Friday, October 20, 2017

Coyne gives concise argument against free will

Jerry Coyne complains that his fellow leftist-atheist-scientists do not necessarily reject free will, and explains on his blog:
Seriously though, Dr. Coyne could you point me to some post of yours or some articles that clearly explain the determinist position (I’m not even sure I am describing it accurately here!). ...

The best answer I can give (besides reading Sean Carroll’s “The Big Picture”) is to say that our brain is made of matter, and matter follows the laws of physics. Insofar as our neurons could behave fundamentally unpredictably, if affected by quantum mechanics in their firing, that doesn’t give us a basis for agency either.

Since our behaviors all come from our material bodies and brains, which obey the laws of physics, which by and large are deterministic on a macro scale, then our behaviors at any one instant are determined as well by the configuration of molecules in the Universe.

All you have to do is accept that our bodies and brains are made of stuff, and stuff on the macro scale is deterministic in its behavior. Even compatibilists accept these points as well the fundamental determinism (though often unpredictability) of our behavior.

See the book Free Will by Sam Harris which simply explains why we have no basis, in the form of data, to conclude the we can freely make decisions.
I have criticized him before, but his conciseness this time shows his errors more clearly.

Yes, the laws of physics are "by and large ... deterministic on a macro scale". So is human behavior. But macro physics cannot predict with perfect precision, and human behavior also deviates from predictions. So nothing about macro physics contradicts free will.

Neurons certainly are affected by quantum mechanics. Both agency and quantum mechanics lead to unpredictability. So why can't one be related to the other?

Saying that we have "no data" to support freely-made decisions is just nutty. Everyone makes decisions every day. Maybe some of these decisions are illusory somehow, but they are certainly data in favor of decisions.

Free will is mostly a philosophical issue, and you can believe in it or not. I am just rebutting what is supposedly a scientific argument against it.

Wednesday, October 18, 2017

Unanswered questions are not even science

Here is a BigThink essay:
Here, we look at five of the biggest unanswered questions in science. There is no reason to think that we won’t get the answers to these questions eventually, but right now these are the issues on the cutting edge of science.
What are the boundaries of the Universe?

The universe is expanding, which we’ve known for a while. But where is, or what is, the boundary? ...

Thanks to cosmic background radiation and the path it takes, scientists currently believe the universe is flat — and therefore infinite. However, if there is even a slight curve to the universe, one smaller than the margin of error in their observations, then the universe would be a sphere. Similarly, we can’t see anything past the observable universe, so we can rely only on our math to say if the universe is likely to be finite or infinite. The final answer on the exact size of the cosmos may never be knowable.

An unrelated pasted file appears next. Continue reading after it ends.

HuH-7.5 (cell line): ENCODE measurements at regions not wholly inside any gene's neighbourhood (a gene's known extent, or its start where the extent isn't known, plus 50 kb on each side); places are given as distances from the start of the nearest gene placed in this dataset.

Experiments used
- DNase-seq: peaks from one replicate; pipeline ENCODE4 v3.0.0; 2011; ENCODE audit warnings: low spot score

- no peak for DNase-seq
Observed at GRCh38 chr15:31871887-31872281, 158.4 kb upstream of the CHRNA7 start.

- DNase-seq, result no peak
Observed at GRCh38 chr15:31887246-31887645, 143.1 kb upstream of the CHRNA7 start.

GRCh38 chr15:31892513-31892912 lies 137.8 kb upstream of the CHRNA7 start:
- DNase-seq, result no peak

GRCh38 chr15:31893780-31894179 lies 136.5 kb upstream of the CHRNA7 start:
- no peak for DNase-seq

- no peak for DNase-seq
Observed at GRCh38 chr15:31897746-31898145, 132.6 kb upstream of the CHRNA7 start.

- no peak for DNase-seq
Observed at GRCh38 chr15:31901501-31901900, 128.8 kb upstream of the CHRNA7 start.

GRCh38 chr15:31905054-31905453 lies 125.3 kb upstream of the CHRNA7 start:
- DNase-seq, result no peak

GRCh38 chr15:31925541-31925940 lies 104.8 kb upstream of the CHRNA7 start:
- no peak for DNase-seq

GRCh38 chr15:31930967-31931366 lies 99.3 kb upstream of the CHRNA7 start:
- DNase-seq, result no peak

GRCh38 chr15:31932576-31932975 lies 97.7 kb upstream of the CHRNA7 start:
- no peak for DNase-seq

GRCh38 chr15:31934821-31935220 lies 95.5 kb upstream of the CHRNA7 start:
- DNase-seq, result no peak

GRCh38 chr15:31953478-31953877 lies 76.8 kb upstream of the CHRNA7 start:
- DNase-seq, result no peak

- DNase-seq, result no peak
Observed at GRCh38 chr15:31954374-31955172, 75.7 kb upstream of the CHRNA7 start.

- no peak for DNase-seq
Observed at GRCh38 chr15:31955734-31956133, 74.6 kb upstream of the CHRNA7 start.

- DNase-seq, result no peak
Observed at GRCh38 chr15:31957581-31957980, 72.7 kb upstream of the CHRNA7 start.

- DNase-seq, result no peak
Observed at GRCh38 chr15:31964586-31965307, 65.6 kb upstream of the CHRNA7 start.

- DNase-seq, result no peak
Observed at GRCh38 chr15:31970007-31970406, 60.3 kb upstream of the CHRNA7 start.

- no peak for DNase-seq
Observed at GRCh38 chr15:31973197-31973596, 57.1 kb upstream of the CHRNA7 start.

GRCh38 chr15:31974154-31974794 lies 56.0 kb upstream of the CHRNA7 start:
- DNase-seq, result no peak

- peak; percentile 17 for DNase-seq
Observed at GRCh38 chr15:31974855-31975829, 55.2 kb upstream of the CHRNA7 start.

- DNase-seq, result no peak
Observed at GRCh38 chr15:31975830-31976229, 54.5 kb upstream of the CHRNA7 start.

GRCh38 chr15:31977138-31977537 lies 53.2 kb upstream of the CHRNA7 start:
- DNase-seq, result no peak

No, a flat universe does not imply an infinite universe. I don't see how anything would prove an infinite universe, and I am not sure it makes any sense to talk about an infinite universe.
What is consciousness?

While the question of what consciousness is exactly belongs to philosophy, the question of how it works is a problem for science.
It is not clear that consciousness has a scientific definition. If it did, then we could ask whether computers are conscious or will ever be conscious. It seems to me that some day computers will be able to give an appearance of consciousness, but it is not clear that we will ever have a way of saying whether or not they are really conscious.
What is dark energy?

The universe is expanding, and that’s getting faster all the time. We say that the cause of the acceleration is “Dark Energy”, but what is it? Right now, we don’t really have any idea.
It is possible that we already know all we will ever know about dark energy. Quantum mechanics teaches that systems always have a zero point energy. Maybe the dark energy is just the zero point energy of the universe.
What happened Before the Big Bang?

The Big Bang is often thought of as an explosion which caused the beginning of our universe. However, it is better understood as the point where space began to expand and the current laws of physics begin. There was no explosion. Working backwards from now, we can show that all the matter in the universe was in one place at the same time. At that moment, the universe began to expand and the laws of nature, as we understand them, begin to take shape. But what happened before that?
Again, why is this even a scientific question? Maybe we will have theories for what happened before the big bang, and some ppl already have such theories, but there is no way of testing them. It is like theorizing about alternate universes.
Is there a limit to computing power?

Right now, many people subscribe to Moore’s law, the notion that there is a constant rate to how cheap and how powerful computer chips become over time. But what happens when you can’t fit anymore elements onto a chip? Moore himself suggested that his law will end in 2025 when transistors can’t be made any smaller, saying that we will be forced to build larger machines to get more computing power after that. Others look to new processing techniques and exotic materials to make them with to continue to the growth in power.